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For Redskins’ unheralded offensive players pressed into duty, opportunity knocks

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The Washington Redskins, a franchise with a reputation for reckless spending and a documented history of giant free agent contracts, will enter Sunday’s game against Buffalo with one of the least-expensive offenses in football.

With injuries claiming five regular starters, Washington will go with a makeshift lineup that features many unproven players. Perennial playmakers such as Santana Moss and Chris Cooley are injured. Taking their place will be rookies and young players who earn a lot less money and who are still trying to find their place in the league.

“We brought them in here for a reason,” Coach Mike Shanahan said. “You’re just hoping they go out there and the game’s not too big for them.”

Shanahan won’t reveal Sunday’s exact starting lineup, but the Redskins’ likely offensive starters are costing the team about $12 million this season. That’s less than some of the league’s elite players — stars such as Peyton Manning, Tom Brady and Michael Vick — earn on their own. Only the Denver Broncos will have a starting offense this weekend with a lower total base salary.

“Nobody is going to feel sorry for us,” linebacker London Fletcher said of the team’s revamped lineup. “A football game is still going to be played on Sunday. Whoever’s in there has to play well. That's just the way it is.”

The total base salary of the Redskins’ offensive starters in Week 1 was nearly $25 million, but that group included Moss, Cooley, running back Tim Hightower and left tackle Trent Williams.

When the injury-riddled Redskins face the Bills on Sunday, they will be lacking in star power. But coaches are counting on their less-experienced players to step up.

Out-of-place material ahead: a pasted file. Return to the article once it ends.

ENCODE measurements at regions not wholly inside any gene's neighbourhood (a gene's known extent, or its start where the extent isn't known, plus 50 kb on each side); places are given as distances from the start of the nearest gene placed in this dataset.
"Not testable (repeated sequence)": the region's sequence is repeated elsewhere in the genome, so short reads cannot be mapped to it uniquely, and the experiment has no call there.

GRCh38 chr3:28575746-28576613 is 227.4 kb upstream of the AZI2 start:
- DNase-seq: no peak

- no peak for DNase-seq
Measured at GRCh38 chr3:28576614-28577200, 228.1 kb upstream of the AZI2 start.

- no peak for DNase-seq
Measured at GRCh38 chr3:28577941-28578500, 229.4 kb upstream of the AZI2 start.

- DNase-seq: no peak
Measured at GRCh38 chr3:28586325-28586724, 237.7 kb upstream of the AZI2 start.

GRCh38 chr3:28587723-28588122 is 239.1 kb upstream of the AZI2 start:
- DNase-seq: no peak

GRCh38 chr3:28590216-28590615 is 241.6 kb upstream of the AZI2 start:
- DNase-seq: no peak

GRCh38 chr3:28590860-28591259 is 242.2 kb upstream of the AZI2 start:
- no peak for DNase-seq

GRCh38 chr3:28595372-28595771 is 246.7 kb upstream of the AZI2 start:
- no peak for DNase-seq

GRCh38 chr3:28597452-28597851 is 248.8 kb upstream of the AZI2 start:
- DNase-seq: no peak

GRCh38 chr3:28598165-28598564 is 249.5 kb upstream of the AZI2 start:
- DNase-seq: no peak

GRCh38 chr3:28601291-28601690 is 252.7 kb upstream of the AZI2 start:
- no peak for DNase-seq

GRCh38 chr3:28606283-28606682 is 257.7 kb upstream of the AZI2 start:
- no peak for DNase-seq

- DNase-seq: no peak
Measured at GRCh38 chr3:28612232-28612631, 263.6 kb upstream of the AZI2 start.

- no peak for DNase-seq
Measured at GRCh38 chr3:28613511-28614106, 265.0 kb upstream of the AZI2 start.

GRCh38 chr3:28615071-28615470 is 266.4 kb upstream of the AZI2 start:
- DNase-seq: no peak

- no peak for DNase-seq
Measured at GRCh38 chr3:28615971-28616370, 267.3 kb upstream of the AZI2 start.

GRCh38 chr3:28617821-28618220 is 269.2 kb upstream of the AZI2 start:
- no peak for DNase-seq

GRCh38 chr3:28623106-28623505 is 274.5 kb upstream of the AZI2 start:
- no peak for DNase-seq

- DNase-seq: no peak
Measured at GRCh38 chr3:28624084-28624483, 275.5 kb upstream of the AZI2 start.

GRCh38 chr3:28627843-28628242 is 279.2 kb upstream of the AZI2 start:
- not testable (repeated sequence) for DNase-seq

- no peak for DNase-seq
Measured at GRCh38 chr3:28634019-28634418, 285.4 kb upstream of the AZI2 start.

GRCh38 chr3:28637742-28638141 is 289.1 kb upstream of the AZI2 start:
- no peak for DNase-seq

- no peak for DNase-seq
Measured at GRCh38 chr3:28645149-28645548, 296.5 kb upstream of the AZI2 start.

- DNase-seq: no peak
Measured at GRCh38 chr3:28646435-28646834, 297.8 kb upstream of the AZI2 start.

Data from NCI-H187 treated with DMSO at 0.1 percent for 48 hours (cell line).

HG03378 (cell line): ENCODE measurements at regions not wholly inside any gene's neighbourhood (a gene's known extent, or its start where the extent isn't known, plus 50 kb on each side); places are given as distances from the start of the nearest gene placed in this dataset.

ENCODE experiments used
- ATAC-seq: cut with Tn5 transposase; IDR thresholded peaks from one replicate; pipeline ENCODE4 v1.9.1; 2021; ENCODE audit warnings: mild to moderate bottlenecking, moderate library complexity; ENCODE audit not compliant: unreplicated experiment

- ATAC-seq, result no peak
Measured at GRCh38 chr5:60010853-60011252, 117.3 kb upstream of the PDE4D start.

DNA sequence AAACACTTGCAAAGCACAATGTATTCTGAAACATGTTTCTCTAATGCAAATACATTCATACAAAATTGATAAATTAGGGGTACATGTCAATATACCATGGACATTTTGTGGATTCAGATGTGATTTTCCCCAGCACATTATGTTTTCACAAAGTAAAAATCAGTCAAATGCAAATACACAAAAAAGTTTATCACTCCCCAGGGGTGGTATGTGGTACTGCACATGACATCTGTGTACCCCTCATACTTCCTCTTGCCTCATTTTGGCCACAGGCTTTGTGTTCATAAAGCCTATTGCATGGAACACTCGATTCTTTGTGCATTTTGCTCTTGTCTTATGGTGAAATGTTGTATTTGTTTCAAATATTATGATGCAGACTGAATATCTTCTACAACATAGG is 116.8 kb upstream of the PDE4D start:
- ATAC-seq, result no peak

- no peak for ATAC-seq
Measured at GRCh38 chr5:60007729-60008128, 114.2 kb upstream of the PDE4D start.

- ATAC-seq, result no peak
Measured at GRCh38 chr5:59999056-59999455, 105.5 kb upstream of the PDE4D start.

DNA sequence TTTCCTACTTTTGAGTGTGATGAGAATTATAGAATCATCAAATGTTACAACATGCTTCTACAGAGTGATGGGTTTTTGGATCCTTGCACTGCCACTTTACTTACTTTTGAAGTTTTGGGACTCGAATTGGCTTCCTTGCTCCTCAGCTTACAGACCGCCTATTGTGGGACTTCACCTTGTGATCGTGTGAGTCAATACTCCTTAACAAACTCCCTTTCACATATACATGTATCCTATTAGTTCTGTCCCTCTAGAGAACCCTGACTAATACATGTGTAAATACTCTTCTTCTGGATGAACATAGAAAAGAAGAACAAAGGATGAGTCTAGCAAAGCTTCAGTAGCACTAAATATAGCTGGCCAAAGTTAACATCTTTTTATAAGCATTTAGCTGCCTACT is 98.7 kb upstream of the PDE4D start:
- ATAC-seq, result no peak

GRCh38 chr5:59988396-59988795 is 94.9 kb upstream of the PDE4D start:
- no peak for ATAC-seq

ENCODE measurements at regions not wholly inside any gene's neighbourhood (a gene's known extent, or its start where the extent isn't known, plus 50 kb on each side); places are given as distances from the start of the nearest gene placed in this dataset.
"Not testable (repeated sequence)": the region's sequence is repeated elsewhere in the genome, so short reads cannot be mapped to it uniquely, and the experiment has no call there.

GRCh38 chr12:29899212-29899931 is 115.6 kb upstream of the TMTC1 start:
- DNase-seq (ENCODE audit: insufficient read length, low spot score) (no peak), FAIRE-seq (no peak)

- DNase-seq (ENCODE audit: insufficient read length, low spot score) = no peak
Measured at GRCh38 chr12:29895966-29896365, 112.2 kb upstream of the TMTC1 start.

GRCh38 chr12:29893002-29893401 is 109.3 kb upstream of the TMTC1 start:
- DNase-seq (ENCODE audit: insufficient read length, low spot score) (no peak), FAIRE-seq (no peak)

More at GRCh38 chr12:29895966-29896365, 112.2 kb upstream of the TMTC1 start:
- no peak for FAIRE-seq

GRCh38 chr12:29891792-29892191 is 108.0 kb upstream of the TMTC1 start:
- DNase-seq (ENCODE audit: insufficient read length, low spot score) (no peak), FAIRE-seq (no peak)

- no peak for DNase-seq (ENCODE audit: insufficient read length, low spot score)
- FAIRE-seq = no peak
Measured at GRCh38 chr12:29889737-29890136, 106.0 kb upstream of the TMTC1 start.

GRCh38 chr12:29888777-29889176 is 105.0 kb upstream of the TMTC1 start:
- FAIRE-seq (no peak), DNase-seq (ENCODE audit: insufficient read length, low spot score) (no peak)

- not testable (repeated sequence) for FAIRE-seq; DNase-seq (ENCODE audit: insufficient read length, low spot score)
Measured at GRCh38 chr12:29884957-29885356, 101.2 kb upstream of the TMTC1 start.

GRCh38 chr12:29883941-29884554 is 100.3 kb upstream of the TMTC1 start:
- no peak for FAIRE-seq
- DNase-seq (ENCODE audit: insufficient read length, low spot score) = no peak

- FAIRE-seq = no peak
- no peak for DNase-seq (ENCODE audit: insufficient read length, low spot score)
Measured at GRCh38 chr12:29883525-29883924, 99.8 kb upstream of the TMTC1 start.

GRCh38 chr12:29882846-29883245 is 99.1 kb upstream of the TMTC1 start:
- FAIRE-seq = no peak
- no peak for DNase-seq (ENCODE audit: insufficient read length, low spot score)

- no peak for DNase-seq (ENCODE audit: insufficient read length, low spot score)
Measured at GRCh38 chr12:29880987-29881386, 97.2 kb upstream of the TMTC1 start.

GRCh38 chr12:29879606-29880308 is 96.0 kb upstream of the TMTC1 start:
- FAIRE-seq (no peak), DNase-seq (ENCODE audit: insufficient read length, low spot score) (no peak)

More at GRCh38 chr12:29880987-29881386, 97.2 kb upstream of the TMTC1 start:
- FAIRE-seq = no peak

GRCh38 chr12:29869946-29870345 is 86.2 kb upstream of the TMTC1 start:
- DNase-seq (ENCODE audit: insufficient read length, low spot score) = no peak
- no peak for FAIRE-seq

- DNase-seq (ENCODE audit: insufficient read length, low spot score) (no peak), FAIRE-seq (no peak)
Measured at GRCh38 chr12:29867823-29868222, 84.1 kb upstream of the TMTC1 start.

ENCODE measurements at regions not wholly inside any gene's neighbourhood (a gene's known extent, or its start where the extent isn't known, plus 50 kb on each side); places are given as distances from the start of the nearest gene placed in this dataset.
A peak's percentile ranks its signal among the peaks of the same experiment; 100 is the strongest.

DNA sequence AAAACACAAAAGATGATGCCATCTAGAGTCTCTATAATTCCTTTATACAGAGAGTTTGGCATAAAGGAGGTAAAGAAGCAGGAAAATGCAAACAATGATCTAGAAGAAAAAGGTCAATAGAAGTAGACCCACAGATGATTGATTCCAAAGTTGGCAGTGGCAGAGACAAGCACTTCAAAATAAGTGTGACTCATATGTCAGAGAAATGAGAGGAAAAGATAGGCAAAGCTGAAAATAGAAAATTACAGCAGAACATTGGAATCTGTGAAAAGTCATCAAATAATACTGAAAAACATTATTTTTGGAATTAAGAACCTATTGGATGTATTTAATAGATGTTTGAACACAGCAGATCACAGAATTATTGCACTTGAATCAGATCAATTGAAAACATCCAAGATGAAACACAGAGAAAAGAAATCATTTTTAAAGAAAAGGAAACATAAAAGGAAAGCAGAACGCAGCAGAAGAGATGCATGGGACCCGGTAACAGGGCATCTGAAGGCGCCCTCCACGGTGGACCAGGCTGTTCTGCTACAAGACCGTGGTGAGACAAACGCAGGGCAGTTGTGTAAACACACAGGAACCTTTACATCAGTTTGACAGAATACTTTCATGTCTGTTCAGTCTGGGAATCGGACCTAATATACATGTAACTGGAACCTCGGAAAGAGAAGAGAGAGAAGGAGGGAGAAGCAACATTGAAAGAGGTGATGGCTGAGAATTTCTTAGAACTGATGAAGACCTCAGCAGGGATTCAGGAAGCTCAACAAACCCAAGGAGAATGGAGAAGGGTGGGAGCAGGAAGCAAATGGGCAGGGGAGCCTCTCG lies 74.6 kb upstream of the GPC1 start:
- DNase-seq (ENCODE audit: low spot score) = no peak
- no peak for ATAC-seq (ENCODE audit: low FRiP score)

"When I was having breakfast this morning,” quarterback John Beck said, “we were talking about it, ‘Okay, we have a handful of guys who are down. That’s odd. That usually doesn’t happen.’ But we believe in the guys that we have.”

Beck is scheduled to earn a salary of $800,000 and a roster bonus of $350,000 this season. There were 51 quarterbacks at the start of the year who were expected to earn more this season. The only NFL starters this Sunday who earn less are Cincinnati rookie Andy Dalton, a second-round pick, and Cleveland’s Colt McCoy, a third-rounder in 2010. In all, most backup quarterbacks take home more than Beck. So do many third-stringers.

While players such as the 30-year-old Beck aren’t exactly rookies, several inexperienced backups will get a chance Sunday to show they belong. A total of 20 players on the 53-man active roster have played fewer than two seasons in the NFL, including 13 on offense.

“I’ve seen some fire in the younger guys’ eyes,” said Beck, who’s still searching for his first win as an NFL quarterback. “I don’t think they’re saying, ‘Uh-oh, now it’s my turn. How am I going to do?’ They’re saying, ‘Okay, this is my turn, I’m going to go out there and prove that I can do it.’ And that’s how you’ve got to be.”